Milo Paulus’s review published on Letterboxd:
An overlong film that is strangely straight-forward for a Lynch film telling a relatively normal narrative that seems haphazardly slapped together filled with ridiculous incidents, bizarre contrivances, gratuitous sex-related scenes, exaggerated violence, and a constant air of over-the-topness that I could not get on board with at all.
This is a subversive and wild road movie that does feel like trademark Lynch, but it simply doesn't pop like his other features do. There's no delicious, disturbing mystery. No emotional involvement or filmic qualities to be wowed by. No sense of true style or narrative invention, and even though it's a remarkably simple and coherent film it's the most cheap, bafflingly ridiculous and most inanely excessive hodgepodge I've seen from Lynch yet—which includes Eraserhead.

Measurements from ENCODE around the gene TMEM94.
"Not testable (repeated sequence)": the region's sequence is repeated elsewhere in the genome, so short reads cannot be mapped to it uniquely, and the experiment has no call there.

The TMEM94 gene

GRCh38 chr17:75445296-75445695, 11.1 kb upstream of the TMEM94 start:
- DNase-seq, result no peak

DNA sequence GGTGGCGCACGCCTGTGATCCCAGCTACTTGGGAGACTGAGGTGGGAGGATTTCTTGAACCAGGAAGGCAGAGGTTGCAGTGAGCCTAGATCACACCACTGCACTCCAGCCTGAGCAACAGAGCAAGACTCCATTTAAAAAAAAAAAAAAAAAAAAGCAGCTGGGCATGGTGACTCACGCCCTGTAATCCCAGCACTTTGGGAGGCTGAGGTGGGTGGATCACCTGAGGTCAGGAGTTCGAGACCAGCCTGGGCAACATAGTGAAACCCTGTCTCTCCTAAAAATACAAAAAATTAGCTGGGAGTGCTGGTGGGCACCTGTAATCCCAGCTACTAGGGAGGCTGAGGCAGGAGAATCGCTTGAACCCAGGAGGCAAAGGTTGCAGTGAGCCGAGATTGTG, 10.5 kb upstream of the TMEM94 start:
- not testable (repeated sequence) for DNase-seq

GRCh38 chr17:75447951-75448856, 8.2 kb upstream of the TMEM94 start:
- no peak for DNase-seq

That doesn't mean there isn't a lot to like here. Wild at Heart is quite the entertainer, a sort of romantic exploitation film that fuses elements from 1950's cinema—Elvis, rock and roll, cool cars—with a distinctly 90's look to give a truly original feel. I enjoyed most of the scenes but never felt immersed in the story. Lynch always fills his movies with interesting actors and this is no exception. Multiple people steal scenes and are never seen in the movie again. At times I was amazed by its humor and intensity and then at times I was at the edge to give up on this crap. That kind of conflicted reactions only Lynch can cause.